Apple could bundle Music, TV+, News, Cloud storage, as well as new growth arenas like gaming and perhaps health monitoring. Charging a low price for all these services / month might mean low profit at first, but huge scale benefits. You also drive your competitors down.
Bundle services… Bundle hardware
What if you were offered $100 off a product bundle if you bought a watch, iPhone/Mac, and AirPods together? Look, I only have 2 out of the 3, but I’d be tempted.
Apple wins despite the discount because they move more hardware and increase adoption of the iOS ecosystem
Then they push the software bundle. Rinse and repeat.
Each of these items make it a bit more exciting to be an Apple shareholder, but more importantly, they may be things that current estimates don’t factor in yet. In other words, especially the latter two items here, there could be further upside surprises.
Nothing I can see jumps off the page to me to say, “holy cow – GTFO.” So I’m staying put.
We’ve all heard that the value of a company is the present value of its discounted free cash flows. But I wanted to share something I found pretty interesting. What drives stock returns over the long run? It seems pretty clear that it is the growth in free cash flow per share.
As the tables below show, this one metric has a high correlation with the long-term growth in the stock price. We just mentioned what a DCF is so that may sound totally intuitive. Yet seeing the results are actually quite surprising to me. I say this in the context of the “random walk” stocks seem to follow day-to-day or even year-to-year. In sum, I think if you have high confidence that a company can compound its FCF/share at above market rates, you’ll probably do pretty well.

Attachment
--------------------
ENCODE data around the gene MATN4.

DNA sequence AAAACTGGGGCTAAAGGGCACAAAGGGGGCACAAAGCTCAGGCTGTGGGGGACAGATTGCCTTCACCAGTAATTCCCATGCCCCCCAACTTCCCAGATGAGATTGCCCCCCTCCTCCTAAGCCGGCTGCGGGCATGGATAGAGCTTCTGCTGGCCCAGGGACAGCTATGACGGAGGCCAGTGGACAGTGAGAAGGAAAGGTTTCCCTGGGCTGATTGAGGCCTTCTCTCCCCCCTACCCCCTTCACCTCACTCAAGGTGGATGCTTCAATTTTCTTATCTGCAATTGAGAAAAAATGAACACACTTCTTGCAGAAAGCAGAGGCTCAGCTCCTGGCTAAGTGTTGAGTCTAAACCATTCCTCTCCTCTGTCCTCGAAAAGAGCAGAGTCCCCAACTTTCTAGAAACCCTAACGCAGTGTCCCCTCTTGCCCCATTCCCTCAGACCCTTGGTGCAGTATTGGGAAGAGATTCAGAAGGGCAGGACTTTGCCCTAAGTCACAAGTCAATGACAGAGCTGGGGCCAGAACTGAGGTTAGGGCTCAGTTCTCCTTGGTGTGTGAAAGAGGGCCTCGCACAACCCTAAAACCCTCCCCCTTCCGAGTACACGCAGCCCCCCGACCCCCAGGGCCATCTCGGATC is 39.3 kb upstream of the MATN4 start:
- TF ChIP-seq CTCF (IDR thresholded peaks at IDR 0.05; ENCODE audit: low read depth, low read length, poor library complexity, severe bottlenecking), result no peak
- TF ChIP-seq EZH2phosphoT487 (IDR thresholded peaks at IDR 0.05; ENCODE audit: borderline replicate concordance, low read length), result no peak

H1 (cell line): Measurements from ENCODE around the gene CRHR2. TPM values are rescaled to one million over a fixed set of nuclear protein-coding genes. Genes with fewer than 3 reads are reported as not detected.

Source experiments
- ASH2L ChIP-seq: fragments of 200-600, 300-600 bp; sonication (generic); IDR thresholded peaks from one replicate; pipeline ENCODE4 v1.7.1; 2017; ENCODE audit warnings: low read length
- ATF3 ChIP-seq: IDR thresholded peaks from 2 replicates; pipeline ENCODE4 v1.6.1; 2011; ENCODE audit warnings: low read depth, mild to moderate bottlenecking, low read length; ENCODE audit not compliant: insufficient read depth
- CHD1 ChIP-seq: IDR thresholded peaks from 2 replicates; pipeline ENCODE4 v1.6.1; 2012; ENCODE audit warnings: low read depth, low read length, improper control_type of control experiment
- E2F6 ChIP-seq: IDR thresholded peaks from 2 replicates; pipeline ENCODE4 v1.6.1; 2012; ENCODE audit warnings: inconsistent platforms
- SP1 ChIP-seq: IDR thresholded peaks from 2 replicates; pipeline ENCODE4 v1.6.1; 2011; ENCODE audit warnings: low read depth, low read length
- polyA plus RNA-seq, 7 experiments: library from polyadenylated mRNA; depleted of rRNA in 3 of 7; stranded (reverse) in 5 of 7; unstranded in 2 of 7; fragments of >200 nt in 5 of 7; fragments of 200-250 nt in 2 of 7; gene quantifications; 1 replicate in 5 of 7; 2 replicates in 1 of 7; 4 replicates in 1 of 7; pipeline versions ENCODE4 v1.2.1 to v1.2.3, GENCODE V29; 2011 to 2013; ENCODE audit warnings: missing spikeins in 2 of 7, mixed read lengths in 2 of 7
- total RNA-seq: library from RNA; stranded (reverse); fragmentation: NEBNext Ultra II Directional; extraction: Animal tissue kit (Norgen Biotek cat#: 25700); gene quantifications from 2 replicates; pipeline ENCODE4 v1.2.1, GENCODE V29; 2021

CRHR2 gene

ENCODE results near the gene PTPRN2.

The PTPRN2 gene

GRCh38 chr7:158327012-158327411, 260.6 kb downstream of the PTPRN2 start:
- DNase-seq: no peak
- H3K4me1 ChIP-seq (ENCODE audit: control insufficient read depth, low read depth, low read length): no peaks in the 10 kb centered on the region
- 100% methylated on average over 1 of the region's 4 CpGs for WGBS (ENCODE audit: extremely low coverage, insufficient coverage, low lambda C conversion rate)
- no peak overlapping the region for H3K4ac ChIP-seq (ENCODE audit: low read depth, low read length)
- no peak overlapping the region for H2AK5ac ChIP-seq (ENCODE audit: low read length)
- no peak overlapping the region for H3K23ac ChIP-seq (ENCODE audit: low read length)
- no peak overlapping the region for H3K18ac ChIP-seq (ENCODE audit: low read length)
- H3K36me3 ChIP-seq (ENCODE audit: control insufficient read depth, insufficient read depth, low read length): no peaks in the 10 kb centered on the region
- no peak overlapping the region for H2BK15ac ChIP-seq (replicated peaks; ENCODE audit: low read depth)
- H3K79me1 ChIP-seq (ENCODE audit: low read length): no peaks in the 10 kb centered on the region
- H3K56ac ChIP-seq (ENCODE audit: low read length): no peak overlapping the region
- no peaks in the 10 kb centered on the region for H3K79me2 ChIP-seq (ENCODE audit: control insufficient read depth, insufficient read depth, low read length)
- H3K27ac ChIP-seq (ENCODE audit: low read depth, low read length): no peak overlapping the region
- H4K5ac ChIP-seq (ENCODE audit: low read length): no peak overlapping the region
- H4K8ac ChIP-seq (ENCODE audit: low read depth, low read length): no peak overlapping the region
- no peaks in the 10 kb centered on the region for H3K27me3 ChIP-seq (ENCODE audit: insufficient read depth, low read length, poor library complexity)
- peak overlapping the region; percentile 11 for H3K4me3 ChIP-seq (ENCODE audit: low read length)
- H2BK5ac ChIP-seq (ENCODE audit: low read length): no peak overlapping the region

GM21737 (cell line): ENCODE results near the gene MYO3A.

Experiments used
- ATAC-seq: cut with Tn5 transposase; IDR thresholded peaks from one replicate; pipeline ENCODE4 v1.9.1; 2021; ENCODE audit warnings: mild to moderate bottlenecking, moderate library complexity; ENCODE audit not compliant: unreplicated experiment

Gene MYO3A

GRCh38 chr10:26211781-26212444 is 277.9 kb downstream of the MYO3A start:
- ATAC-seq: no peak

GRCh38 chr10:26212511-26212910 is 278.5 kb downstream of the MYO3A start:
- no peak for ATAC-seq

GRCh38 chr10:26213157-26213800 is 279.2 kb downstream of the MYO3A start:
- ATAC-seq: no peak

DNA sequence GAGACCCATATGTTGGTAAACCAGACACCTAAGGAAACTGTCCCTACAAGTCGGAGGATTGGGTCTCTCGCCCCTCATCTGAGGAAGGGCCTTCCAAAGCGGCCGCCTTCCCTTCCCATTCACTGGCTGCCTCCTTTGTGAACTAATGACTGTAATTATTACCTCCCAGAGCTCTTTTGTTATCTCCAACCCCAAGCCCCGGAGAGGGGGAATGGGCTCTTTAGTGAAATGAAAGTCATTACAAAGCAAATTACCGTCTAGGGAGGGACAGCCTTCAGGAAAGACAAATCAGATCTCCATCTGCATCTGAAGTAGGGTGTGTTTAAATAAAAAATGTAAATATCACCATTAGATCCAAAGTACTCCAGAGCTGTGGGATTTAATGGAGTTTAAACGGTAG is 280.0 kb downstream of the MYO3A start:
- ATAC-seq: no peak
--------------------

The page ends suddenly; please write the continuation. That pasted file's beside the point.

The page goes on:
The second interesting thing is that I’m not showing starting EV/EBITDA multiple or P/E. All I’m showing is the FCF / share CAGR and the stock CAGR. So did the stock “re-rate” or “de-rate” it didn’t seem to matter in the small sample size.
A couple of notes (admittedly may be selection bias) I’m only showing names with long history and I’m trying to avoid some poor returning stocks with finance arms (Ford, GM, and GE) because that clouds FCF. Last, I’m using the end of 2019 to move out some of the COVID related movements. One thing this doesn’t capture either is dividends collected along the way, but that should be relatively limited in most cases (but I did exclude Philip Morris for this reason).
In closing, I would look for names that you have a high degree of confidence of growing FCF/share at a strong rate. Obviously, the normal investment checklist applies – does the company have a moat to protect those cash flows, does it have a long investment runway, is it in a growing industry, and is it gaining scale to compound cash flows? Clearly, this drives stock returns.
I think if you were to show more commodity names as well, it would show how hard it is to make money over the long term. Not only do commodities have to deal with the larger business cycle, but they often have their own cycles within whatever they are selling (e.g. gold, copper, TiO2, etc. can move around considerably year to year and decide a company’s fate).